Sept. 12, 1945: On the first flight of the Northrop XP-79B out of Muroc Army Air Base (now Edwards AFB), Calif., the aircraft behaved normally for about 15 minutes, then at an altitude of 7,000 feet it began a slow roll from which it failed to recover. Pilot Harry Crosby bails out at 2,000 feet but is struck by revolving aircraft and his chute does not deploy. The largely magnesium airframe is totally consumed by fire after impact on desert floor. The XP-79 was an ambitious design for a flying wing fighter aircraft. It had several notable design features; among these, the pilot would operate the aircraft from a lying position, permitting the pilot to withstand much greater g-forces in the upward and downward direction with respect to the plane — and welded magnesium monocoque structure instead of riveted aluminum.

 

 

Sept. 13, 1950: Accelerated Service Tests began on three F-94 interceptors. The three Starfires were flown continuously by relays of pilots, with maintenance men also working in round-the-clock shifts. The project involved 24 pilots and 100 crewmen. The aircraft were flown 150 hours in six weeks, the equivalent to six months of operational flying.

 

 

 


Sept. 13, 1961: The first sortie was flown on a T-37B spin evaluation program. Air Force Flight Test Center and Air Training Command pilots embarked on a program to analyze the trainer’s flight manual spin procedures and develop a more simplified spin recovery technique for the benefit of student pilots.

 

 

 

Sept. 13, 1985: Then Maj. Wilbert D. “Doug” Pearson zoom-climbed a specially configured F-15A to 80,000 feet and launched a Vought ASM-135A anti-satellite missile against an orbiting Solwind P78-1 satellite. The missile’s miniature kinetic-kill vehicle intercepted and destroyed the target satellite marking the first time a satellite had been destroyed by an aircraft.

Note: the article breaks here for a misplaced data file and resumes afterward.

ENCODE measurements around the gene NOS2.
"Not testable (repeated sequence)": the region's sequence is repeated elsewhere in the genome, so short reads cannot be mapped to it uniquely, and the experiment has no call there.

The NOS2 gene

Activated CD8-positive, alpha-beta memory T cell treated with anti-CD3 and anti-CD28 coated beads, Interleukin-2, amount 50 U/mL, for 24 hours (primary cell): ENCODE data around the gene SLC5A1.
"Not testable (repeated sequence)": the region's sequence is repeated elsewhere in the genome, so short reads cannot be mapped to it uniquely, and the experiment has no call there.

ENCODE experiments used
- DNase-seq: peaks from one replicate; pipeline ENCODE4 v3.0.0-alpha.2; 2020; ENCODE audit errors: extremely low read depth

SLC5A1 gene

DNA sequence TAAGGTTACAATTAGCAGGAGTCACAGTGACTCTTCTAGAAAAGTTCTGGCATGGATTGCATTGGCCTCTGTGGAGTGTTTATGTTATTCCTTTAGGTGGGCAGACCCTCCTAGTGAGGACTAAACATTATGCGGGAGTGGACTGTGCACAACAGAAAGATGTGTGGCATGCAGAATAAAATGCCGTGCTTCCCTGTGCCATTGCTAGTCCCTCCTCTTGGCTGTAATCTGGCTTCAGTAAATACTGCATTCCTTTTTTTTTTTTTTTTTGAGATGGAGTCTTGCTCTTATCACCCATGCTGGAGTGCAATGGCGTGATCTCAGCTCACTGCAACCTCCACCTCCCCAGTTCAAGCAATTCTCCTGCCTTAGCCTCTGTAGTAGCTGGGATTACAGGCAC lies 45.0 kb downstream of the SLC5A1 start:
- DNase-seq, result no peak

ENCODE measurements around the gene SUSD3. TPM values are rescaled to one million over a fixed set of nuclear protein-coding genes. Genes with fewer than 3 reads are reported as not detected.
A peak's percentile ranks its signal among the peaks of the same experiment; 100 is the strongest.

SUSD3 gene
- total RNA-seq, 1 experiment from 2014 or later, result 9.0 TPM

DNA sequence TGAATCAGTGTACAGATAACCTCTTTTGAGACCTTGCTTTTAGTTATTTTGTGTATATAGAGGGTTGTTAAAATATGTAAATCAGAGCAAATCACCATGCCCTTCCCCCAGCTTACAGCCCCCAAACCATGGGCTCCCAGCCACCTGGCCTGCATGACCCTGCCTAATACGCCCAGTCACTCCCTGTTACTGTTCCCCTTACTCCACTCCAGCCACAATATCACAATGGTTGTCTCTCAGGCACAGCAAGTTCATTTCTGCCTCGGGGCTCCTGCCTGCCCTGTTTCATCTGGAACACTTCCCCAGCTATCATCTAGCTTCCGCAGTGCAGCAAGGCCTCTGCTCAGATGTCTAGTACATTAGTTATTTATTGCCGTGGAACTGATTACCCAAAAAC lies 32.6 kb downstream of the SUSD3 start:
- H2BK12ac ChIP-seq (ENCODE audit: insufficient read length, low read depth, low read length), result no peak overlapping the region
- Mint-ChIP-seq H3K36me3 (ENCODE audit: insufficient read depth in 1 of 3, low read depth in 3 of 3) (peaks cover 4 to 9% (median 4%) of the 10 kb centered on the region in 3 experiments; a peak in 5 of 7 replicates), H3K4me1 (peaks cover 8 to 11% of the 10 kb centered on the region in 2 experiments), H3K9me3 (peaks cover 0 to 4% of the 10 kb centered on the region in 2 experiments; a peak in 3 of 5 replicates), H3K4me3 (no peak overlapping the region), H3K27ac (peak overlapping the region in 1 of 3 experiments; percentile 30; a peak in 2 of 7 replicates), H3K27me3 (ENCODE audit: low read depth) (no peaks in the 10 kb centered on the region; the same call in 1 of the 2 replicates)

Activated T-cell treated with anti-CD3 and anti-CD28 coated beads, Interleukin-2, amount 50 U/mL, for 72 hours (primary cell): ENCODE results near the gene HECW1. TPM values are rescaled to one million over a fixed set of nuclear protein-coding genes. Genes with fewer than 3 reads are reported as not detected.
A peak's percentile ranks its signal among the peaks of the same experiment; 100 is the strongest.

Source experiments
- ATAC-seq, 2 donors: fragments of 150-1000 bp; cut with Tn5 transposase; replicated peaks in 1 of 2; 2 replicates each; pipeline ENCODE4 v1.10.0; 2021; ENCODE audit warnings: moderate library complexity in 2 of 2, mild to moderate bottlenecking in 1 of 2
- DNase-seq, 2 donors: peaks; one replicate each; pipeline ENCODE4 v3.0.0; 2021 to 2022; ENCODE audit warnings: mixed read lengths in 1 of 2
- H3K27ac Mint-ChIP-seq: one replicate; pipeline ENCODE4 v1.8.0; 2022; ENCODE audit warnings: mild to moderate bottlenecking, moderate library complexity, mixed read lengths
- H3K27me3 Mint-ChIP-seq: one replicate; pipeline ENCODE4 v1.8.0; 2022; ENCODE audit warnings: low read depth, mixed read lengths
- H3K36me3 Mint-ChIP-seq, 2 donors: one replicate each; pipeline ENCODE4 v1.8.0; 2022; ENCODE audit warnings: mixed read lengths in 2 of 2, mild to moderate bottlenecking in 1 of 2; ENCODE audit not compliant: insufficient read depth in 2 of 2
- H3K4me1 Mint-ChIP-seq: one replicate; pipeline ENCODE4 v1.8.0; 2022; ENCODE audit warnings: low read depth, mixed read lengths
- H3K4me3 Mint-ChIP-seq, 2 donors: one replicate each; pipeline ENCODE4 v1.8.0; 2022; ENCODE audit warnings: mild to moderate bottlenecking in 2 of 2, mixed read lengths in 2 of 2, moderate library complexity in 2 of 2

Sept. 14, 1962: Maj. Fitzhugh L. “Fitz” Fulton flew the Convair B-58A Hustler to an altitude of 85,360.8 feet with a 5,000-pound payload, establishing an official world altitude record for a payload of that size. The record stood for 35 years and was certified by the National Aeronautics Association and the Federation Aeronautique Internationale. At an altitude of 35,000 feet, he accelerated to 1,300 mph and made a 35-degree climb to maximum altitude.

 

 

 

Sept. 15, 1942: Contractor personnel were removed from the Materiel Center Flight Test Site prior to the arrival of the secret XP-59, and a group of 11 Bell Aircraft Corp. employees took over the site.

 

 

 

 

Sept. 15, 1959: The first silo launch of a tethered, full-scale Minuteman ICBM (LGM-30) took place at the Rocket Engine Test Station on Leuhman Ridge, Edwards Air Force Base, Calif. The test missile was fitted with dummy second and third stages, and carried only a few second’s fuel in the first stage. This test showed that the Minuteman could be fired directly from an underground silo, prompting the Air Force to fast-track the program in the hopes of having the first Minuteman I on duty by 1962. The production of the first operational Minuteman I force was approved in March 1960 and consisted of 150 missiles assigned to a single missile wing at Malmstrom Air Force Base in Montana. The previous month at Cape Canaveral, the first full test of a Minuteman I proved successful—the missile deposited its warhead 4,600 miles from the launch site. During these tests the missiles did not employ armed atomic warheads. TIME magazine reported that an awed observer murmured “Brother, there goes the missile gap” and described the successful test flight as follows, “Even for sophisticated missile watchers, the men who have marked the flight of so many of Cape Canaveral’s great fire-breathing birds, last week’s show was a dazzling spectacle. The blast-off was swift and sure; there was none of that heart stopping hover of other tests when liquid-fueled monsters seemed to balance in uncertain equilibrium before they picked up the momentum of flight.”